Australian Financial Review

A dash of celebrity
Luxury cooking classes cater for those wanting to be a master chef at home, writes Michael Bailey.

Everybody dreams of being a rock star (don\'t they?) and since chefs are the new rock stars, its little wonder luxury cooking schools are opening up around Australia. At Lake House in Daylesford, foodies can now make the 80-minute drive from Melbourne to learn everything from sourdough making and fermentation, to hands-on butchery classes with the local pig farmer. Yet ifs not just those wanting to emulate \"the latest flash in the pan with his tattoos\" that convinced Lake House\'s founder and owner, Alla Wolf-Tasker, to start running regular cooking classes this year. \'People are reconnecting with where their food comes from and how it’s prepared for table, because they\'re realising what we\'ve lost hi terms of diversity,\" she says. \'The assumption was that everyone wanted produce to be cheap and available all year round. But the farmers\' market is coming back because there\'s a movement now who don\'t want the only things that get grown to be the things that will store. They want their veges with the dew still on them, and they want to know how to do them justice in their own kitchen.\" Half the fun of taking a relish-making class is for these like-minded people to meet each other, Wolf-Tasker says. A dash of celebrity never hurts, of course. Household names like MasterChef alumni Peter Gilmore and George Calombaris have taught at Lake House in the past, and the tradition continues with the Autumn Masterclass coming up on May 4. The chef demonstrators include Philippe Mouchell from PM24 in Melbourne and Karl Firla from Oscillate Wildly in Sydney. Elsewhere, the \"natural probiotics\" of fermentation will be relayed by one of Lake

House\'s neighbours, Sharon Flynn from The Fermentery at Woodend. More pickles and pastas might be getting made from scratch these days, but that hasn\'t stopped the population eating out in record numbers. Counterintuitive as it might seem, the more restaurants you experience the more likely you are to sign up for cooking closet; says Martin Teplitzky at the Take 2 Eggs cooking school on Sydney\'s north shore. \"People are experiencing more types of cuisine and watching more cookery programs on television. It is giving them the curiosity and confidence to want to try things at home.\" Teplitzky\'s pedigree is in cooking Instruction. His mother, Gretta Anna, was a well-respected cookery teacher from the 1960s through to the 1980s, as well as a recipe book author remembered for such innovations as the \'Mile High Pavlova\'. Teplitzky ran the iconic Berowra Waters Inn for four years in the 1990s, before spending a long stint in the UK which included lecturing at London\'s famed Leith\'s School of Food and Wine. After his mother passed away in 2010, he decided to honour her memory by reopening the school she ran for many years from his childhood home, a Harry Seidler-designed house on Clissold Street Wahroonga (Seidler reluctantly added the wing incorporating the cooking school after initially insisting his original plans were perfect). Take 2 Eggs opened last March, with its flagship being a six-week masterclass which Teplitzky limits to Just six students \"It\'s really hands-on and to teach people successfully you have to be able to get around to them all,\" he says.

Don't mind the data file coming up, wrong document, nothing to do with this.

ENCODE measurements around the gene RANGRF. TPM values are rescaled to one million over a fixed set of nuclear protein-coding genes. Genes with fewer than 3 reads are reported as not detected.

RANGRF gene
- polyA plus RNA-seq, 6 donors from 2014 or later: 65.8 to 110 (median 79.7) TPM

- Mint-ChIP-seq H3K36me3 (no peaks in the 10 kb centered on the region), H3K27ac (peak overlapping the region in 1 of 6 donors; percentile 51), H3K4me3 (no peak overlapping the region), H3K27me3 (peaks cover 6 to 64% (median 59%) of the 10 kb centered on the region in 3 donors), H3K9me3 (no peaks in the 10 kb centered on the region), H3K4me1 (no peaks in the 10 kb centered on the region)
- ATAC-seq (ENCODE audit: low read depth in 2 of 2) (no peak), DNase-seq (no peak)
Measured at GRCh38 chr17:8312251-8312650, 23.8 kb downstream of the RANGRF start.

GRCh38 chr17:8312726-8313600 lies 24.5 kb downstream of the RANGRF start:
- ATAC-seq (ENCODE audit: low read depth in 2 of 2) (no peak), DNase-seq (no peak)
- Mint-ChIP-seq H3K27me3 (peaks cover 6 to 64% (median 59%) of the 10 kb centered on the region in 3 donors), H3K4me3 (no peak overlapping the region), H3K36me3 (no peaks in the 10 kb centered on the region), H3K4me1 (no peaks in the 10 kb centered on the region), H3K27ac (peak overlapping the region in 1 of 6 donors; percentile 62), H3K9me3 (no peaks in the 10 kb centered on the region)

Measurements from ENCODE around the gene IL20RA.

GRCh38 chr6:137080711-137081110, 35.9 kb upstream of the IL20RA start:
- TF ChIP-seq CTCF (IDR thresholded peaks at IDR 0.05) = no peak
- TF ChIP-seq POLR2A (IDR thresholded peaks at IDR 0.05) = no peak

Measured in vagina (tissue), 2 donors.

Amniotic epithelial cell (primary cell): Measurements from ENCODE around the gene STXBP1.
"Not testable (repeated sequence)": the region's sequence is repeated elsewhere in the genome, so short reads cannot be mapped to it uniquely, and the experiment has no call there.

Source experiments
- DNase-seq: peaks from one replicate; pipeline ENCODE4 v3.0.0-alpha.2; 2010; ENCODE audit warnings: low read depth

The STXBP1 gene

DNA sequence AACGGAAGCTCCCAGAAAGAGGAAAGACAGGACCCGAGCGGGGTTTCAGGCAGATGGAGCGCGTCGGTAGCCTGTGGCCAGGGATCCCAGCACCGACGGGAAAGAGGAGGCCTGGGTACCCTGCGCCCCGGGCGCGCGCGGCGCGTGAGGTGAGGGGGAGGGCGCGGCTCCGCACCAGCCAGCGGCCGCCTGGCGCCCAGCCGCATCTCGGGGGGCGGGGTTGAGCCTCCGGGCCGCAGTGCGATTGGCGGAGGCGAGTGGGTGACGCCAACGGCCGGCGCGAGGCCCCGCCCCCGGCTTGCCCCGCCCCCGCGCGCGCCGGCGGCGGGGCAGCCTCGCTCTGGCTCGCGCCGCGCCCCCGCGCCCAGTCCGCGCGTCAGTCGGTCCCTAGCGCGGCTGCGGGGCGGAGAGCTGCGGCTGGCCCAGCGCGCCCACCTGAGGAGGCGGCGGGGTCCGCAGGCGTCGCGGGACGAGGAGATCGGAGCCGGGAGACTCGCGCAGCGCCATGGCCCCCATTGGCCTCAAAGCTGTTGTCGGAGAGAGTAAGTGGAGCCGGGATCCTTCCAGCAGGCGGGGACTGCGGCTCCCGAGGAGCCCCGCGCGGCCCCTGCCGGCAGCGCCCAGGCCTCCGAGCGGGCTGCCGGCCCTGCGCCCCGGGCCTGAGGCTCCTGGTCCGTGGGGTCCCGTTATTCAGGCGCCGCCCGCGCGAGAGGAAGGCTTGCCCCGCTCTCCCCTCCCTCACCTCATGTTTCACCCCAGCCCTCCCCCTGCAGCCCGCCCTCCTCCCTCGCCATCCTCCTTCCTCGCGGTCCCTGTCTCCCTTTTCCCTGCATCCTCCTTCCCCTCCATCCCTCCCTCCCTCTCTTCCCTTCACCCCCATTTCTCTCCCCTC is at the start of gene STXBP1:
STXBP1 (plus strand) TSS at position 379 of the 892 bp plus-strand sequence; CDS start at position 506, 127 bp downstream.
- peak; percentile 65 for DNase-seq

Insisting that he can work with you no matter your existing skill level, Teplitzky’s course covers everything from knife skills to preparing shellfish, with a two week section on butchery included. \"Butchery is really a lost art,\" laments Ma Wolf-Tasker of Lake House, whose cooking school will also showcase the discipline. \"So many people calling themselves butchers now are just people who\'ve bought a shop and had a quick lesson in cutting a few chops,\" she says. \"Ask them to tunnel bone a leg without cutting into the muscles and you\'ve got problems. We want to remind people that this stuff is important for what your meat ends up tasting like.\" While celebrity chefs have in truth been around for a while - you could argue Gretta Ann Teplitzky embodied the term back in the L960s - the butchers, bakers and producers who supply them will be the next group to gain fame and inspire home cooks, thinks Sarah Hancock of the Spring Food & Wine restaurant and cooking school in Brisbane\'s CBD.

Her classes \"take people back - or is it forward? -to a time where Aussie farmers are truly celebrated\", she says. Dakota Vale chicken farm at Gympie is an example of farmers who -know all there is to know about the lifecycle of a chicken; they get given a great life, come to a cooking class and you\'ll start to care more about that\". Many cooking schools hold a combination of \'demonstration and \'hands on\' classes, but Hancock thinks only the latter is worthwhile \"With so much cooking in the media now, people get enough demonstration. We find that even if they didn\'t realise it coming in, they really want to have a tactile experience.\" A good tablespoon of entertainment thrown in with the education is a must for any good cooking school, says Martin Teplitzky at Take 2 Eggs. \"Half the point is getting to taste what you\'ve just done, with a nice glass of wine, to develop your palate\" he says. \"Learning to cook is not meant to be a chore\" L&L.

In the kitchen:

Lake House Alla Wolf-Tasker, Daylesford, Victoria

Take 2 Eggs Martin Teplitzky\'s cooking school, Wahroonga, Sydney

Spring Food & Wine restaurant Sarah Hancock, Brisbane CBD


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Financial Review March 2014